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Narrow range of temperature

You have probably seen news stories about athletes who died of heat stroke, or hikers who died of exposure to cold. Such deaths occur because the chemical reactions upon which the body depends can only take place within a narrow range of body temperature, from just below to just above 37°C (98.6°F). When body temperature rises well above or drops well below normal, certain proteins (enzymes) that facilitate chemical reactions lose their normal structure and their ability to function and the chemical reactions of metabolism cannot proceed.

That said, the body can respond effectively to short-term exposure to heat ( [link] ) or cold. One of the body’s responses to heat is, of course, sweating. As sweat evaporates from skin, it removes some thermal energy from the body, cooling it. Adequate water (from the extracellular fluid in the body) is necessary to produce sweat, so adequate fluid intake is essential to balance that loss during the sweat response. Not surprisingly, the sweat response is much less effective in a humid environment because the air is already saturated with water. Thus, the sweat on the skin’s surface is not able to evaporate, and internal body temperature can get dangerously high.

Extreme heat

This photo shows two white-clad men riding camels through a sparse desert. Two canvas tents are visible in the background.
Humans adapt to some degree to repeated exposure to high temperatures. (credit: McKay Savage/flickr)

The body can also respond effectively to short-term exposure to cold. One response to cold is shivering, which is random muscle movement that generates heat. Another response is increased breakdown of stored energy to generate heat. When that energy reserve is depleted, however, and the core temperature begins to drop significantly, red blood cells will lose their ability to give up oxygen, denying the brain of this critical component of ATP production. This lack of oxygen can cause confusion, lethargy, and eventually loss of consciousness and death. The body responds to cold by reducing blood circulation to the extremities, the hands and feet, in order to prevent blood from cooling there and so that the body’s core can stay warm. Even when core body temperature remains stable, however, tissues exposed to severe cold, especially the fingers and toes, can develop frostbite when blood flow to the extremities has been much reduced. This form of tissue damage can be permanent and lead to gangrene, requiring amputation of the affected region.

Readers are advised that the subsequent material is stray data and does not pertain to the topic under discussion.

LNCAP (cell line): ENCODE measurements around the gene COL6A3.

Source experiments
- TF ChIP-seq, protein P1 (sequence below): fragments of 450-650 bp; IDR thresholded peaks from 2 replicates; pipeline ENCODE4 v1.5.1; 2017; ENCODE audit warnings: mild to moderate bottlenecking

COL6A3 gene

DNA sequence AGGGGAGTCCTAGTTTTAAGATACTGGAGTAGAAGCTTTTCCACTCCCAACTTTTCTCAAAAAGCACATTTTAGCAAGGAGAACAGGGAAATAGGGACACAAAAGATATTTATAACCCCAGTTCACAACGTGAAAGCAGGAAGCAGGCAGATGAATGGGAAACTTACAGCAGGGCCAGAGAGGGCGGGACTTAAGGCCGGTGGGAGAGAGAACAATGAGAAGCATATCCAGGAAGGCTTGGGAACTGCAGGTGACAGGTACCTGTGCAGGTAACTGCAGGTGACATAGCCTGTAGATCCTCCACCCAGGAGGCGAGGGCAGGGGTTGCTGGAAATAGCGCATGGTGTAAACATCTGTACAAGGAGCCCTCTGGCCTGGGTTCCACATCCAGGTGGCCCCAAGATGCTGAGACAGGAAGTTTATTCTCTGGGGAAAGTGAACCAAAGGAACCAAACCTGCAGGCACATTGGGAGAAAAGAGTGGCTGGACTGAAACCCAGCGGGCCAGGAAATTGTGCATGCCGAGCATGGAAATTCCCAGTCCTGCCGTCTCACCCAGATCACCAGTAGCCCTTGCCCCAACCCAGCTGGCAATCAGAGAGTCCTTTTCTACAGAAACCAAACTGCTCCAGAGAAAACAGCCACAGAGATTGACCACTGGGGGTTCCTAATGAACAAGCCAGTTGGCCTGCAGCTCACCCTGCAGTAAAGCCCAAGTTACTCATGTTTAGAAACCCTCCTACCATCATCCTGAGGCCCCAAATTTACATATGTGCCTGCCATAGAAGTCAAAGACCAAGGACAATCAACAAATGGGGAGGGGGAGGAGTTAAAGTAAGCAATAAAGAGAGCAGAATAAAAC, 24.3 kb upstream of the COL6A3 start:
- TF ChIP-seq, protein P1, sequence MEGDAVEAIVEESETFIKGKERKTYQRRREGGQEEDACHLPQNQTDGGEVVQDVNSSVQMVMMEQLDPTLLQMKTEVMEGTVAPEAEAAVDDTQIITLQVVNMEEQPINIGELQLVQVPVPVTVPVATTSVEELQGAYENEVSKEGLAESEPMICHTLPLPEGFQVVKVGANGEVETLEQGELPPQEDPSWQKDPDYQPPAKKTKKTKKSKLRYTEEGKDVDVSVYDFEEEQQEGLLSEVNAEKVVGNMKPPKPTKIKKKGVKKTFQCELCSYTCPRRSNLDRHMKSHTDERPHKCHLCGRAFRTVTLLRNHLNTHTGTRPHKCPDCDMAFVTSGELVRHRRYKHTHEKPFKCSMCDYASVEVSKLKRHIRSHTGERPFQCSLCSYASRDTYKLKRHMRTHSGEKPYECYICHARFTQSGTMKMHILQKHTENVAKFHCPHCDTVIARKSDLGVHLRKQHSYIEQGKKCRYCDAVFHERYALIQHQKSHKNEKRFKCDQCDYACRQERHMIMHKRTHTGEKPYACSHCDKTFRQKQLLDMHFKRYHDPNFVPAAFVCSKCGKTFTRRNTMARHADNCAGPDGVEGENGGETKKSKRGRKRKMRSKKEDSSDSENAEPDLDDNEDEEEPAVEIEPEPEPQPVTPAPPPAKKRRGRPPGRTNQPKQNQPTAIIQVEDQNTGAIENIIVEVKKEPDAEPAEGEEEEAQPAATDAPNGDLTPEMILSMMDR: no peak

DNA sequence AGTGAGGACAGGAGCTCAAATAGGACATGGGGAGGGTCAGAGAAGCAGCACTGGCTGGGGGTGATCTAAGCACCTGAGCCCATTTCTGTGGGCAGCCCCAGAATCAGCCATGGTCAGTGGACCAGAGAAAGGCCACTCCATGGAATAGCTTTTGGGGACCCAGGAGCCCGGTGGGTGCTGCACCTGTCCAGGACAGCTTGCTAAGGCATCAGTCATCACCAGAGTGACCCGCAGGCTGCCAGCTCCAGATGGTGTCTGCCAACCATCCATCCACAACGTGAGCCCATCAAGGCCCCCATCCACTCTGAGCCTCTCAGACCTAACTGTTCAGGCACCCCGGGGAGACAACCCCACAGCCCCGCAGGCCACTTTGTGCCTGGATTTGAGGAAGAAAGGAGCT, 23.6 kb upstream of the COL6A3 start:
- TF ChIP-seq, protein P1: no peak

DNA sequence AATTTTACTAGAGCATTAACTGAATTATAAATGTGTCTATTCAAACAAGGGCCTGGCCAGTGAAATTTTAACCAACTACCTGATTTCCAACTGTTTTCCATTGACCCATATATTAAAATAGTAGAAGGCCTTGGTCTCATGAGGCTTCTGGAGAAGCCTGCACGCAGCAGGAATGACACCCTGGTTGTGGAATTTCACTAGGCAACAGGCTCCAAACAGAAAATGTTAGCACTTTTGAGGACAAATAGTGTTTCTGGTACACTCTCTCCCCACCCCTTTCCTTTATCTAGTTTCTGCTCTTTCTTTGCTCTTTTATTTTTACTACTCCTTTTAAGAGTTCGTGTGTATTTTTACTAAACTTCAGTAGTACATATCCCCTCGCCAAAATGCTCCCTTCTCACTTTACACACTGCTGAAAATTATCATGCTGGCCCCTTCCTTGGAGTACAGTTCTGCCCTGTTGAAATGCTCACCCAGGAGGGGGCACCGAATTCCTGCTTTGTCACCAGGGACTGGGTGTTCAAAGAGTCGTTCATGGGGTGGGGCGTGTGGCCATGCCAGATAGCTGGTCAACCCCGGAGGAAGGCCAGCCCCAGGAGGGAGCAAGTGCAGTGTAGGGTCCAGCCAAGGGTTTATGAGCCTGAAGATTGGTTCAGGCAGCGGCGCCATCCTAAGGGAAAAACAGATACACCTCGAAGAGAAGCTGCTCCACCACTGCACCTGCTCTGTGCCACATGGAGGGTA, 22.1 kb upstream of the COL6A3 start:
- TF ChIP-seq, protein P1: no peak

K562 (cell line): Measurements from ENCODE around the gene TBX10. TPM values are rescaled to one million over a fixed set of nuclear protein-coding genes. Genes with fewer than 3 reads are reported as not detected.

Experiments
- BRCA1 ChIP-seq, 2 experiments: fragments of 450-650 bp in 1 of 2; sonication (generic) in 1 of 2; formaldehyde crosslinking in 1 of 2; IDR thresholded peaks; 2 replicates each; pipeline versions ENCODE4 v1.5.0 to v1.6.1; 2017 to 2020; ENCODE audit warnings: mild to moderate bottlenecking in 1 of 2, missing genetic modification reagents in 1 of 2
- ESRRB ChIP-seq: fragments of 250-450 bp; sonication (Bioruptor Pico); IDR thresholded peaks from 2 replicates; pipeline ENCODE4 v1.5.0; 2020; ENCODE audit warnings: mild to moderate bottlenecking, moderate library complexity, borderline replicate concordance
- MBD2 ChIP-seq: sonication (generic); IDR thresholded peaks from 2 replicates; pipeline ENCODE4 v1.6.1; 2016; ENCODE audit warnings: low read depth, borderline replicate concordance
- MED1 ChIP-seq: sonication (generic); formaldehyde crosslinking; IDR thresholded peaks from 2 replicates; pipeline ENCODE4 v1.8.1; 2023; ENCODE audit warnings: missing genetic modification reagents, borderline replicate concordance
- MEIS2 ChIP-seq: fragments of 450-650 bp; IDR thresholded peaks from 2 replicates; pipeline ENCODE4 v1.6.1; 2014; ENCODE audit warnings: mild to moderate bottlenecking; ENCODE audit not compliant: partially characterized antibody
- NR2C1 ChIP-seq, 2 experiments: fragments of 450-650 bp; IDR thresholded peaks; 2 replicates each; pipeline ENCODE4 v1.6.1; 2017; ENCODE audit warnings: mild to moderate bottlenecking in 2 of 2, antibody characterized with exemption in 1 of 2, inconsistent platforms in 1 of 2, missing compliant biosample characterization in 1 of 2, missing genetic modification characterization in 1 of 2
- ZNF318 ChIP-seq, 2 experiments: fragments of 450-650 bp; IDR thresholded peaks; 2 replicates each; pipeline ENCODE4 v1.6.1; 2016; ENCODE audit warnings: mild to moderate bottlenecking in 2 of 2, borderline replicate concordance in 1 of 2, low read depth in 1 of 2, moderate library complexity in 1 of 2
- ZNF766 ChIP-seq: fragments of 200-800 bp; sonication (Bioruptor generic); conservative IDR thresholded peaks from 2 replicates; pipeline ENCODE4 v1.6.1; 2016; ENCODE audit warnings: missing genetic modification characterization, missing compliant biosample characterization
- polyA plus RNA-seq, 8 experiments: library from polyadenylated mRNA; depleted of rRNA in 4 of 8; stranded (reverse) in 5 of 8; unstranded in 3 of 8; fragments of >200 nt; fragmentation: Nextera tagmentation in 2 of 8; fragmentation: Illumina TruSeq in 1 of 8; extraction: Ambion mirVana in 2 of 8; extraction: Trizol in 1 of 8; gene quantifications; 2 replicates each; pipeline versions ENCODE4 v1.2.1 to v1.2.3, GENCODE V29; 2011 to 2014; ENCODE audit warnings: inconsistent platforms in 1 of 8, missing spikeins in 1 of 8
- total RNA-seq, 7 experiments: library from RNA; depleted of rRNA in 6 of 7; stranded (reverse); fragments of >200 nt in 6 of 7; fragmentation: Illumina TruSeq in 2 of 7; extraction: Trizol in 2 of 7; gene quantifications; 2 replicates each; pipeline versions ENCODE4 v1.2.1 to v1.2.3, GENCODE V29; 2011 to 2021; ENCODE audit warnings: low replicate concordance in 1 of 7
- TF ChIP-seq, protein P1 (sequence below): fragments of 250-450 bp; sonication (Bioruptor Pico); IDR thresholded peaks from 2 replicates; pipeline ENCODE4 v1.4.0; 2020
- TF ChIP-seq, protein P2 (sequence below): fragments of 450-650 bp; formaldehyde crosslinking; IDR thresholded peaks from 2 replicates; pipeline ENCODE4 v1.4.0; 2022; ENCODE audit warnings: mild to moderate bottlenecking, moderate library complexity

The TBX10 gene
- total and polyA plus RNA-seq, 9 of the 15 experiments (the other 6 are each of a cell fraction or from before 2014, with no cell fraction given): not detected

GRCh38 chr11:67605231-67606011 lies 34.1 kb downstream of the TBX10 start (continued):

Everyday connection

Controlled hypothermia

As you have learned, the body continuously engages in coordinated physiological processes to maintain a stable temperature. In some cases, however, overriding this system can be useful, or even life-saving. Hypothermia is the clinical term for an abnormally low body temperature (hypo- = “below” or “under”). Controlled hypothermia is clinically induced hypothermia performed in order to reduce the metabolic rate of an organ or of a person’s entire body.

Controlled hypothermia often is used, for example, during open-heart surgery because it decreases the metabolic needs of the brain, heart, and other organs, reducing the risk of damage to them. When controlled hypothermia is used clinically, the patient is given medication to prevent shivering. The body is then cooled to 25–32°C (79–89°F). The heart is stopped and an external heart-lung pump maintains circulation to the patient’s body. The heart is cooled further and is maintained at a temperature below 15°C (60°F) for the duration of the surgery. This very cold temperature helps the heart muscle to tolerate its lack of blood supply during the surgery.

Some emergency department physicians use controlled hypothermia to reduce damage to the heart in patients who have suffered a cardiac arrest. In the emergency department, the physician induces coma and lowers the patient’s body temperature to approximately 91 degrees. This condition, which is maintained for 24 hours, slows the patient’s metabolic rate. Because the patient’s organs require less blood to function, the heart’s workload is reduced.